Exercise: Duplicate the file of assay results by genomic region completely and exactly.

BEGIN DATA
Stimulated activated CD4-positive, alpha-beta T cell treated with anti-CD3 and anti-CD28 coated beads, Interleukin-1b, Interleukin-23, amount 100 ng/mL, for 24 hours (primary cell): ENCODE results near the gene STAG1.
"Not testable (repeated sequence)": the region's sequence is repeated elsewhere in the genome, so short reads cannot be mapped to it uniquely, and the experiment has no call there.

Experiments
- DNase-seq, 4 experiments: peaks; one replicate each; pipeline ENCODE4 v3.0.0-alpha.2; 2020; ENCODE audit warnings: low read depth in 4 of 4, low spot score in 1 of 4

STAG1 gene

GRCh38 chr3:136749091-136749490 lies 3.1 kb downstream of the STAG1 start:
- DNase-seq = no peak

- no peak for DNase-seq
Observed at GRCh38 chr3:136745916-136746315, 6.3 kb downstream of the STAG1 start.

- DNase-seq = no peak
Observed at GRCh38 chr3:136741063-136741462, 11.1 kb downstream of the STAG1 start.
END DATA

Stimulated activated CD4-positive, alpha-beta T cell treated with anti-CD3 and anti-CD28 coated beads, Interleukin-1b, Interleukin-23, amount 100 ng/mL, for 24 hours (primary cell): ENCODE results near the gene STAG1.
"Not testable (repeated sequence)": the region's sequence is repeated elsewhere in the genome, so short reads cannot be mapped to it uniquely, and the experiment has no call there.

Experiments
- DNase-seq, 4 experiments: peaks; one replicate each; pipeline ENCODE4 v3.0.0-alpha.2; 2020; ENCODE audit warnings: low read depth in 4 of 4, low spot score in 1 of 4

STAG1 gene

GRCh38 chr3:136749091-136749490 lies 3.1 kb downstream of the STAG1 start:
- DNase-seq = no peak

- no peak for DNase-seq
Observed at GRCh38 chr3:136745916-136746315, 6.3 kb downstream of the STAG1 start.

- DNase-seq = no peak
Observed at GRCh38 chr3:136741063-136741462, 11.1 kb downstream of the STAG1 start.